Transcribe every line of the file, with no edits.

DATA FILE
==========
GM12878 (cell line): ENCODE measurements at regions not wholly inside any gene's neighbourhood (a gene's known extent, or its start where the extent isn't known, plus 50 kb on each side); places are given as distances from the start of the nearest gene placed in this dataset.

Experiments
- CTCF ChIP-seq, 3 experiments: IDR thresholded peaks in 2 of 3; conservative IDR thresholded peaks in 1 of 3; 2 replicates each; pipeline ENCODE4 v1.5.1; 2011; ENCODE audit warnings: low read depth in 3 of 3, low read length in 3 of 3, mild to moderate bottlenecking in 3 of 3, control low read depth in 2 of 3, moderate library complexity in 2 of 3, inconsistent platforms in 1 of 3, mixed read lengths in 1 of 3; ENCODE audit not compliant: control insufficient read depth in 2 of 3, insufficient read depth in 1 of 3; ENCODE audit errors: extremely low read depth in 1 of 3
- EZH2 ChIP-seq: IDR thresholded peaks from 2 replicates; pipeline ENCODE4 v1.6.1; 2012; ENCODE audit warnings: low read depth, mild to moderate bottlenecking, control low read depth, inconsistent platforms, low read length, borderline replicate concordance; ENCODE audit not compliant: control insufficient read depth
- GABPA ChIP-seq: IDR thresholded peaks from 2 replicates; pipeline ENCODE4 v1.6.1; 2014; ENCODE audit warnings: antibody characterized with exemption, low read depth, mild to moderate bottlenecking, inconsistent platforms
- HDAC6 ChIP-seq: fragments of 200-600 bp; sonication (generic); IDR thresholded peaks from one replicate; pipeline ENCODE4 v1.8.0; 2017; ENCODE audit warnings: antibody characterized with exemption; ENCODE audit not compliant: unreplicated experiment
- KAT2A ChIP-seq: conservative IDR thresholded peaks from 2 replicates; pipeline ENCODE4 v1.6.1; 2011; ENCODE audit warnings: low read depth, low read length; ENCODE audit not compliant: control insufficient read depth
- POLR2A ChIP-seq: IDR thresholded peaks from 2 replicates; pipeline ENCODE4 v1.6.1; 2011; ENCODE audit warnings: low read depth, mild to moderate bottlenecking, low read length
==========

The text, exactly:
GM12878 (cell line): ENCODE measurements at regions not wholly inside any gene's neighbourhood (a gene's known extent, or its start where the extent isn't known, plus 50 kb on each side); places are given as distances from the start of the nearest gene placed in this dataset.

Experiments
- CTCF ChIP-seq, 3 experiments: IDR thresholded peaks in 2 of 3; conservative IDR thresholded peaks in 1 of 3; 2 replicates each; pipeline ENCODE4 v1.5.1; 2011; ENCODE audit warnings: low read depth in 3 of 3, low read length in 3 of 3, mild to moderate bottlenecking in 3 of 3, control low read depth in 2 of 3, moderate library complexity in 2 of 3, inconsistent platforms in 1 of 3, mixed read lengths in 1 of 3; ENCODE audit not compliant: control insufficient read depth in 2 of 3, insufficient read depth in 1 of 3; ENCODE audit errors: extremely low read depth in 1 of 3
- EZH2 ChIP-seq: IDR thresholded peaks from 2 replicates; pipeline ENCODE4 v1.6.1; 2012; ENCODE audit warnings: low read depth, mild to moderate bottlenecking, control low read depth, inconsistent platforms, low read length, borderline replicate concordance; ENCODE audit not compliant: control insufficient read depth
- GABPA ChIP-seq: IDR thresholded peaks from 2 replicates; pipeline ENCODE4 v1.6.1; 2014; ENCODE audit warnings: antibody characterized with exemption, low read depth, mild to moderate bottlenecking, inconsistent platforms
- HDAC6 ChIP-seq: fragments of 200-600 bp; sonication (generic); IDR thresholded peaks from one replicate; pipeline ENCODE4 v1.8.0; 2017; ENCODE audit warnings: antibody characterized with exemption; ENCODE audit not compliant: unreplicated experiment
- KAT2A ChIP-seq: conservative IDR thresholded peaks from 2 replicates; pipeline ENCODE4 v1.6.1; 2011; ENCODE audit warnings: low read depth, low read length; ENCODE audit not compliant: control insufficient read depth
- POLR2A ChIP-seq: IDR thresholded peaks from 2 replicates; pipeline ENCODE4 v1.6.1; 2011; ENCODE audit warnings: low read depth, mild to moderate bottlenecking, low read length